In 1863, a stagecoach along the Overland Trail carrying an army payroll of $60,000 (which would be about $1 million dollars today) in ten and twenty dollar gold coins was destined for Fort Sanders in Wyoming Territory. The gold shipment represented several months of back pay for the soldiers at Fort Sanders; however, the unfortunate soldiers never saw the gold.
Only about a mile from the Virginia Dale Station, the stage was robbed by six masked outlaws at Long View Hill. The gang took the strongbox from the stage and headed west towards the wooded foothills, where they blew the lock off of the box, removed the gold coins, and buried the treasure.
However, before they could spend their ill-gained wealth, the bandits were pursued and killed by the U.S. Cavalry. The Cavalry later found the iron strong box in a nearby creek, the sides and bottom gone, riddled with bullet holes – and, obviously, empty.
The Overland Trail stage line was regularly terrorized by outlaws, where the surrounding area provided multiple opportunistic hideouts. One hideout, labeled the Robbers Roost atop Table Mountain, was so popular that the outlaws built a cabin there. Table Mountain, only about a mile northeast of the Virginia Dale Stage Station, was a perfect hideout, as it is difficult to climb with practically perpendicular cliffs and a rim of shale.
At the time, it was rumored that Joseph “Jack” Slade, the Station Master was the leader of the gang. Jack Slade, not as famous as many other outlaw characters, was nevertheless, as notorious as many of them. Slade was said to have had an uncontrollable temper, was a heavy drinker, had murdered in the past, and was eventually hanged in Montana. Though the stage line suspected Slade, they could not prove it, so they just fired him. Uncharacteristically, the bad-tempered Slade, left without any problems.
Later Jack Slade moved on to Virginia City, Montana. A heavy drinker with a bad temper, he wrecked a saloon soon after his arrival. Jack was arrested but he tore up the arrest and threatened the judge. Though he pleaded for his life, he was immediately hanged.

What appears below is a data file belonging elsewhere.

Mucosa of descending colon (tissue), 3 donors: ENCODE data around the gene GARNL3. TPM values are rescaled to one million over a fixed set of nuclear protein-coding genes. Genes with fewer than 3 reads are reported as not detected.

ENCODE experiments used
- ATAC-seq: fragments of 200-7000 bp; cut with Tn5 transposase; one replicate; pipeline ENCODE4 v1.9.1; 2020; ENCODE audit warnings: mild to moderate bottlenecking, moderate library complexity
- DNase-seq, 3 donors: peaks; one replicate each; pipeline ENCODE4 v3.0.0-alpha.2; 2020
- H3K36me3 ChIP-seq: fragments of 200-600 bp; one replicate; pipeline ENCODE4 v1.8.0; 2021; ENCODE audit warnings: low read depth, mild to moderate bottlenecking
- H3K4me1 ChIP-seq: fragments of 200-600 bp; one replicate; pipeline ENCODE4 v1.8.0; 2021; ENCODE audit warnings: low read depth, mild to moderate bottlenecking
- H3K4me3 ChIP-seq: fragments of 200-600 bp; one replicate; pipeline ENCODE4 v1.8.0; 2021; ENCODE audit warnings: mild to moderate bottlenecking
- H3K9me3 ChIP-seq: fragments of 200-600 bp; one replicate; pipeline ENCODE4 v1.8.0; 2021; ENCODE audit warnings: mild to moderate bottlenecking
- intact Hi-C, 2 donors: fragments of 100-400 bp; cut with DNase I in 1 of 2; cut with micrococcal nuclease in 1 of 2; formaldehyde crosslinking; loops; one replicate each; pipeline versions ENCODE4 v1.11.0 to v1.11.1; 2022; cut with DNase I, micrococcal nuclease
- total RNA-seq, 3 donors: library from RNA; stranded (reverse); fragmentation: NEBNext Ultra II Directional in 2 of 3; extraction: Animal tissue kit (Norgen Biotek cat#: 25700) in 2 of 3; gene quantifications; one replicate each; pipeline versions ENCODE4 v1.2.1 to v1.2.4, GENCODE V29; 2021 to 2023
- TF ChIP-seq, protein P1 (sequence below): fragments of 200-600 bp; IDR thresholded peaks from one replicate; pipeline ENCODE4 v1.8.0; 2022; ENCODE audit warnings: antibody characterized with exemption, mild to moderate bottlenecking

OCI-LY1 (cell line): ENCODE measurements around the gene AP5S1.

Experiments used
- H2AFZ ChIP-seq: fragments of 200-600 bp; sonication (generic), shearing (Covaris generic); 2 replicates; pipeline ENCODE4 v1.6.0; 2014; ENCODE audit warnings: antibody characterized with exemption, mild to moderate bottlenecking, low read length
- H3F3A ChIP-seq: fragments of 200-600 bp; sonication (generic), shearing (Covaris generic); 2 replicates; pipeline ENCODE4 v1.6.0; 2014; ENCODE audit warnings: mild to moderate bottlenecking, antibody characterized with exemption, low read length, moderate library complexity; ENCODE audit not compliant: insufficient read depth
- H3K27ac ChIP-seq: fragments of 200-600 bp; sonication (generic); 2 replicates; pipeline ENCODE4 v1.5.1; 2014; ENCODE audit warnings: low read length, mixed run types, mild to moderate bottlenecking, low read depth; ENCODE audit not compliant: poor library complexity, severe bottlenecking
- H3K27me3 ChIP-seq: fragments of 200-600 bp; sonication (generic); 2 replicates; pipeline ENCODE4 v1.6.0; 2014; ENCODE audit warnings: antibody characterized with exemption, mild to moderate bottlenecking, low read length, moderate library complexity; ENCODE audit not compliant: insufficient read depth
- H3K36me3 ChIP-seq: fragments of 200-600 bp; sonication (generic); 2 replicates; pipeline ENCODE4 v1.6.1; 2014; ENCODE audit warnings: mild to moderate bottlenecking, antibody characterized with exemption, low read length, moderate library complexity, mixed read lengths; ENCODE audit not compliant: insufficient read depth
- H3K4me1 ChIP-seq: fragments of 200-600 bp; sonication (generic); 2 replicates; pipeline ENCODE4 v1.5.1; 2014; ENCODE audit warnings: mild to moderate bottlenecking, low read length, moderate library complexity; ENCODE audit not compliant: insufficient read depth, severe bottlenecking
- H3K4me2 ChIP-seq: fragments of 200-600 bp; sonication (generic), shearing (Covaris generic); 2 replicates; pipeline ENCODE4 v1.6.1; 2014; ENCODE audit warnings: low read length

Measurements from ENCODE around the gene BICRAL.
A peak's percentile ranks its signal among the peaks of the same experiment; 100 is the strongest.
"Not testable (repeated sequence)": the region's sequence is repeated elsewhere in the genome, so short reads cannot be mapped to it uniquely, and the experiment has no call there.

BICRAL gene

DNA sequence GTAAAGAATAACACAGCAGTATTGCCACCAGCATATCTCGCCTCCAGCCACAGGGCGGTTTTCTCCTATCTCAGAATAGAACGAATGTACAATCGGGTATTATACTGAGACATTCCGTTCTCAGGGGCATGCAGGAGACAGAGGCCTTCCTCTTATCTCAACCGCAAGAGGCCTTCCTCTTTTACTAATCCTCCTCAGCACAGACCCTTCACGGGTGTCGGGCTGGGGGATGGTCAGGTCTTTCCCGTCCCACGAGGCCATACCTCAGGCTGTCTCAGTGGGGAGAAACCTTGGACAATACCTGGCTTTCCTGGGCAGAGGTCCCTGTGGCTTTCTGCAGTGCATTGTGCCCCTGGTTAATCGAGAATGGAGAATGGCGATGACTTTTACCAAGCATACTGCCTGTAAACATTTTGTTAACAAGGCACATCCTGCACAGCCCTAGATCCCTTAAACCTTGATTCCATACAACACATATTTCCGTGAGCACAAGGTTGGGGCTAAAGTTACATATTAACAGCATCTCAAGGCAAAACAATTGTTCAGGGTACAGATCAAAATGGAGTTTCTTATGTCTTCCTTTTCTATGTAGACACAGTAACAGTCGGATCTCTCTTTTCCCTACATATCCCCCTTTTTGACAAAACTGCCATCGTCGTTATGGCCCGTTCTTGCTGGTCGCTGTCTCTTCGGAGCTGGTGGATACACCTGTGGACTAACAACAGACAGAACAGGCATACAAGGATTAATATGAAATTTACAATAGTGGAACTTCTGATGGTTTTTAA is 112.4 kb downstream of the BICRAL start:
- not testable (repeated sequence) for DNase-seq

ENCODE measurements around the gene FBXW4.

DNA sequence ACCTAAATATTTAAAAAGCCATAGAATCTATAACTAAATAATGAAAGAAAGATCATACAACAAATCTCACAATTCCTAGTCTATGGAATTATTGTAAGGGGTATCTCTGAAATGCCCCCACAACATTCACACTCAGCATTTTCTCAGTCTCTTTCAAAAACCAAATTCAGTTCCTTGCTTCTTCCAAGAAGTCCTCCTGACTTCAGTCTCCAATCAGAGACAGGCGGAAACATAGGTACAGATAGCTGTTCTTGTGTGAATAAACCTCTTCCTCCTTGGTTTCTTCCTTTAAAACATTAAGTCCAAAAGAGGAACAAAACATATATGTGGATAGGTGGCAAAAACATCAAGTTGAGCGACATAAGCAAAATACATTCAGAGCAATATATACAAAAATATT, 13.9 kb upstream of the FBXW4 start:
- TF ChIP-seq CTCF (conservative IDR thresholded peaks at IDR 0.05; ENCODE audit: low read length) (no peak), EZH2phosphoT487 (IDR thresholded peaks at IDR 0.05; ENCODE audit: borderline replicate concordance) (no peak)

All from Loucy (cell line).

Virginia Dale, his girlfriend (or common law wife) was brought to town by one of Jack’s friends, took his body home, pickled it in alcohol in a metal casket, and kept it under her bed for several months. She then took it to Salt Lake City, Utah and buried him in the old Mormon Cemetery where his body remains today.
The gold taken by the robbers at Virginia Dale has never been found.
Today, Virginia Dale is nothing more than a ghost town, located in the northern part of Larimer County, about 45 miles northwest of Fort Collins, and just about four miles south of the Wyoming border on US Highway 287. The old Overland Trail Stage Station is listed on the National Register of Historical sites and recently efforts have been made to preserve the old station.
The stage station is situated at the very end of County Road 43F, about 1 mile east of US 287. A monument erected for the station marks the beginning of CR 43F. Follow the county road through a narrow gorge beneath Lover’s Leap, past a ranch, and it will take you right to the door. The station itself is on private property, but the access to the site is on a county road. If you intend to visit the Stage Station, you can take pictures of the grounds and the exterior of the building, but please do not trespass onto the private property.